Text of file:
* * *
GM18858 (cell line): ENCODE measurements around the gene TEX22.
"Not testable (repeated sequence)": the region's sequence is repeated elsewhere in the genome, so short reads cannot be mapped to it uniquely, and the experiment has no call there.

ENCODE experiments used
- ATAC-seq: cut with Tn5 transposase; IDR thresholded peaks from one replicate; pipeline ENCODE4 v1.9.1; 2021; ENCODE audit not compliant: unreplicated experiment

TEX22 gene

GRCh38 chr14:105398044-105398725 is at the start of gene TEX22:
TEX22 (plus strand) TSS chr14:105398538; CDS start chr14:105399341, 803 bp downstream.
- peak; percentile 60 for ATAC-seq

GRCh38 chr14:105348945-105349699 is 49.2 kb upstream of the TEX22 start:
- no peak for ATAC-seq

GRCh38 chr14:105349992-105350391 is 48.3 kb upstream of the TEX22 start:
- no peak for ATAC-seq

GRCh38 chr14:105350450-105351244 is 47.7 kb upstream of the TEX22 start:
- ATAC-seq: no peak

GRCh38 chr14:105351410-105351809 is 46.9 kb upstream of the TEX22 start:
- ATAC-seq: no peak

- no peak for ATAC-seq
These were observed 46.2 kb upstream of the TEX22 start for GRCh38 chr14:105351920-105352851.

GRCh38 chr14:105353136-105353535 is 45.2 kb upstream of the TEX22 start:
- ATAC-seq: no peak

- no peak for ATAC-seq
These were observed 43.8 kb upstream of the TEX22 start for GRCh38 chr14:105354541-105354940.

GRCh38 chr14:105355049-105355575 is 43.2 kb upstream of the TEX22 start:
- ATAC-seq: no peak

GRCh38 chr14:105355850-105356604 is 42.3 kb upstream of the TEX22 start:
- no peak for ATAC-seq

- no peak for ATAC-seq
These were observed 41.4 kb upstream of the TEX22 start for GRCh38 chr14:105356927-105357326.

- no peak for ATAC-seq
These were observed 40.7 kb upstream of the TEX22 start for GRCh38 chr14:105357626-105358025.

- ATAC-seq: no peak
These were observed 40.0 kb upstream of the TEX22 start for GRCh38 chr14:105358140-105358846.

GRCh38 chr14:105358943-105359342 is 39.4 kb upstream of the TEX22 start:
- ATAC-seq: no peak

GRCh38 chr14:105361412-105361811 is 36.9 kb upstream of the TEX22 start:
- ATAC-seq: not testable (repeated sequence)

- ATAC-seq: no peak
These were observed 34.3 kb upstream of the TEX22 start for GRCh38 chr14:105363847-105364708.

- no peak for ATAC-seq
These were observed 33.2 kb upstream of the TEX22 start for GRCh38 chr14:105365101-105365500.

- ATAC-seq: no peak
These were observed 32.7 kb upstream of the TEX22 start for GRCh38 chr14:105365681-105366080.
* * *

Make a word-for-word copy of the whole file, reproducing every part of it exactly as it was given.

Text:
GM18858 (cell line): ENCODE measurements around the gene TEX22.
"Not testable (repeated sequence)": the region's sequence is repeated elsewhere in the genome, so short reads cannot be mapped to it uniquely, and the experiment has no call there.

ENCODE experiments used
- ATAC-seq: cut with Tn5 transposase; IDR thresholded peaks from one replicate; pipeline ENCODE4 v1.9.1; 2021; ENCODE audit not compliant: unreplicated experiment

TEX22 gene

GRCh38 chr14:105398044-105398725 is at the start of gene TEX22:
TEX22 (plus strand) TSS chr14:105398538; CDS start chr14:105399341, 803 bp downstream.
- peak; percentile 60 for ATAC-seq

GRCh38 chr14:105348945-105349699 is 49.2 kb upstream of the TEX22 start:
- no peak for ATAC-seq

GRCh38 chr14:105349992-105350391 is 48.3 kb upstream of the TEX22 start:
- no peak for ATAC-seq

GRCh38 chr14:105350450-105351244 is 47.7 kb upstream of the TEX22 start:
- ATAC-seq: no peak

GRCh38 chr14:105351410-105351809 is 46.9 kb upstream of the TEX22 start:
- ATAC-seq: no peak

- no peak for ATAC-seq
These were observed 46.2 kb upstream of the TEX22 start for GRCh38 chr14:105351920-105352851.

GRCh38 chr14:105353136-105353535 is 45.2 kb upstream of the TEX22 start:
- ATAC-seq: no peak

- no peak for ATAC-seq
These were observed 43.8 kb upstream of the TEX22 start for GRCh38 chr14:105354541-105354940.

GRCh38 chr14:105355049-105355575 is 43.2 kb upstream of the TEX22 start:
- ATAC-seq: no peak

GRCh38 chr14:105355850-105356604 is 42.3 kb upstream of the TEX22 start:
- no peak for ATAC-seq

- no peak for ATAC-seq
These were observed 41.4 kb upstream of the TEX22 start for GRCh38 chr14:105356927-105357326.

- no peak for ATAC-seq
These were observed 40.7 kb upstream of the TEX22 start for GRCh38 chr14:105357626-105358025.

- ATAC-seq: no peak
These were observed 40.0 kb upstream of the TEX22 start for GRCh38 chr14:105358140-105358846.

GRCh38 chr14:105358943-105359342 is 39.4 kb upstream of the TEX22 start:
- ATAC-seq: no peak

GRCh38 chr14:105361412-105361811 is 36.9 kb upstream of the TEX22 start:
- ATAC-seq: not testable (repeated sequence)

- ATAC-seq: no peak
These were observed 34.3 kb upstream of the TEX22 start for GRCh38 chr14:105363847-105364708.

- no peak for ATAC-seq
These were observed 33.2 kb upstream of the TEX22 start for GRCh38 chr14:105365101-105365500.

- ATAC-seq: no peak
These were observed 32.7 kb upstream of the TEX22 start for GRCh38 chr14:105365681-105366080.